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Tolerance in Islam Exemplified by the Prophet

No pre-modern civilisation embraced more cultures than that of Islam … [this fact] demonstrates the divine purpose that this Ishmaelite covenant is to bring a monotheism that uplifts, rather than devastates, cultures.

Hamilton Gibb wrote about Islam’s unique success ‘in uniting, in an equality of status, of opportunity, and of endeavour, so many and so various races of humanity.’ Bernard Lewis makes the same point, adding that, in a context of religious plurality, the crucial verse ‘There is no compulsion in religion’ (Qur’an 2:256) enjoins tolerance and forbids the use of force in matters concerning religious faith; he provides this useful starting- point for any discussion of the practice of tolerance in the Islamic tradition.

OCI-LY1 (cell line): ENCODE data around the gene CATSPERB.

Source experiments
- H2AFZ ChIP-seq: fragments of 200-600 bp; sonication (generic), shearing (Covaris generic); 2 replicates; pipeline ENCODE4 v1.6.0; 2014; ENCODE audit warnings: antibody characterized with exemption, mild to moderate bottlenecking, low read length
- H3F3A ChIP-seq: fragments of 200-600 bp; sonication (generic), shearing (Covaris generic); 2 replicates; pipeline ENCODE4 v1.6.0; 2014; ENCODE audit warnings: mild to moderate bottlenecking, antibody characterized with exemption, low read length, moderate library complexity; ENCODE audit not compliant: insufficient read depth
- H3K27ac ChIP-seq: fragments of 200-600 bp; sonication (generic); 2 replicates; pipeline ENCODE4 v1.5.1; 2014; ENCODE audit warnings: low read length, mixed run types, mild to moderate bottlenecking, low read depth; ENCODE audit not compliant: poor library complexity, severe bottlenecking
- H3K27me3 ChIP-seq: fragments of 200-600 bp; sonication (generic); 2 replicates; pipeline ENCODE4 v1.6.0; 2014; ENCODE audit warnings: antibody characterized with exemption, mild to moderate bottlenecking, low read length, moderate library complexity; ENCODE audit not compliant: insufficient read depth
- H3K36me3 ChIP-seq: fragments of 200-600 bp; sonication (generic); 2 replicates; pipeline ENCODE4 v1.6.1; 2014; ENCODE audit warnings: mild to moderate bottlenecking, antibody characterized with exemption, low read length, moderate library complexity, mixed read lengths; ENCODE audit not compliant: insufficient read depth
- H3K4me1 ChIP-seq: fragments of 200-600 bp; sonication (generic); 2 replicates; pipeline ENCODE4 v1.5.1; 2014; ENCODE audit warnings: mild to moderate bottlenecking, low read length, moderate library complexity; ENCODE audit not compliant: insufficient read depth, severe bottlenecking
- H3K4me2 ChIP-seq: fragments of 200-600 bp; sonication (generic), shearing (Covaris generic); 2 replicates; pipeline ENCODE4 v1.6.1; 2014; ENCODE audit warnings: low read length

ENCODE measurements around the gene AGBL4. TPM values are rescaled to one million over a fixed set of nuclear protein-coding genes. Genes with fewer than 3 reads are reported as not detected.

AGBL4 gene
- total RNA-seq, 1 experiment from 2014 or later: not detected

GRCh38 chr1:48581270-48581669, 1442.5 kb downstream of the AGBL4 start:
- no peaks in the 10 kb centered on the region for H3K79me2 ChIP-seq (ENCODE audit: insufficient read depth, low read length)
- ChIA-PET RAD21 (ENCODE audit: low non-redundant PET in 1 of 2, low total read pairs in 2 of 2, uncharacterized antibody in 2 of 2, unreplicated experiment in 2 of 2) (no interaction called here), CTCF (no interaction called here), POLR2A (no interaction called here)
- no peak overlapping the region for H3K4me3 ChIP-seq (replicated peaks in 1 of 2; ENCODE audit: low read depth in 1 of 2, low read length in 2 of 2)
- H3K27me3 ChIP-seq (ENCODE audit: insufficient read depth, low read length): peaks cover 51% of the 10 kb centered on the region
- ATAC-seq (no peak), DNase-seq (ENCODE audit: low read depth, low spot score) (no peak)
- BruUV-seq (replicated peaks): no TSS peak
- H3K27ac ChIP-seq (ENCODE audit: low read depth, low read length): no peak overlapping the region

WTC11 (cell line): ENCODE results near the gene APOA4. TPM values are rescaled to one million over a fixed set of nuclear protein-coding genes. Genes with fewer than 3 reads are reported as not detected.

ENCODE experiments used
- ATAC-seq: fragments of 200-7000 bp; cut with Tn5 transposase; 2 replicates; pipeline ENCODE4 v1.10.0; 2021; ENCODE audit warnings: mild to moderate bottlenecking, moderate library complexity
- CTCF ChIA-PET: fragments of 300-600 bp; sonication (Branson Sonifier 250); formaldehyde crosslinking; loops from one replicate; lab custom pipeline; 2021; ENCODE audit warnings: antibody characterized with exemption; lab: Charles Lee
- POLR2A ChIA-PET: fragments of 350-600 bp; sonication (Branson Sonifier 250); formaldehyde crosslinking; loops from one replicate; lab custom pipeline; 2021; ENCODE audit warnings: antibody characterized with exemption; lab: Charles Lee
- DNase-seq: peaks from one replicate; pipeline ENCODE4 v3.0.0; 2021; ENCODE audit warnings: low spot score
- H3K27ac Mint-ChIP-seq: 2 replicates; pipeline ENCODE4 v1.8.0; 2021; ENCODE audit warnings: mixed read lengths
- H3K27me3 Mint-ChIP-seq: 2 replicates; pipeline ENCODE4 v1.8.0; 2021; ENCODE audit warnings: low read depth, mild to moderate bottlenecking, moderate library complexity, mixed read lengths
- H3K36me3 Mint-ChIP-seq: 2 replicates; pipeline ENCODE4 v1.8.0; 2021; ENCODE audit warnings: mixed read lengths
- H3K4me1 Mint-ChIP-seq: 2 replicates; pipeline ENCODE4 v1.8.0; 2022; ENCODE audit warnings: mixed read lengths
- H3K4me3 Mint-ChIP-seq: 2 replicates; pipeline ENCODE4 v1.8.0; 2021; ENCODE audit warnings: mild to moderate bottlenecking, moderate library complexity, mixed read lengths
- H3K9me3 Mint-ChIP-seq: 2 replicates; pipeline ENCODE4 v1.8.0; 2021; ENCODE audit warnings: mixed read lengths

Tim Winter writes: ‘No pre-modern civilisation embraced more cultures than that of Islam … [this fact] demonstrates the divine purpose that this Ishmaelite covenant is to bring a monotheism that uplifts, rather than devastates, cultures.’ The Muslim attitude towards human beings is essentially defined by the Qur’anic doctrine of the fitra, the primordial, inalienable substance of humanity: ‘So set your purpose for religion as one by nature upright: the fitra of God, that according to which He created man’ (30:30). In the verse (49:13), ‘Omankind, We have created you male and female, and We have made you into tribes and nations in order that you might come to know one another. Truly, in the sight of God, the most honoured amongst you is the most pious amongst you’, ‘you’ implies the absolute equality of all believers, the sole permissible hierarchy within humanity being that based on intrinsic piety, not on such extrinsic factors as gender, tribe, nation, race or religion. Given this view of equality on the human plane, coupled with the Islamic doctrine of universal and cyclical revelation – according to which no community is deprived of authentic divine revelation and guidance – intolerance of the Other is reprehensible on both the moral and spiritual planes, and is not just prohibited on the legal plane. Intolerance feeds on ignorance, while tolerance thrives on knowledge. When one knows through revelation that religious diversity is divinely willed, such knowledge inspires tolerance as a spiritual, and not just an ethical imperative.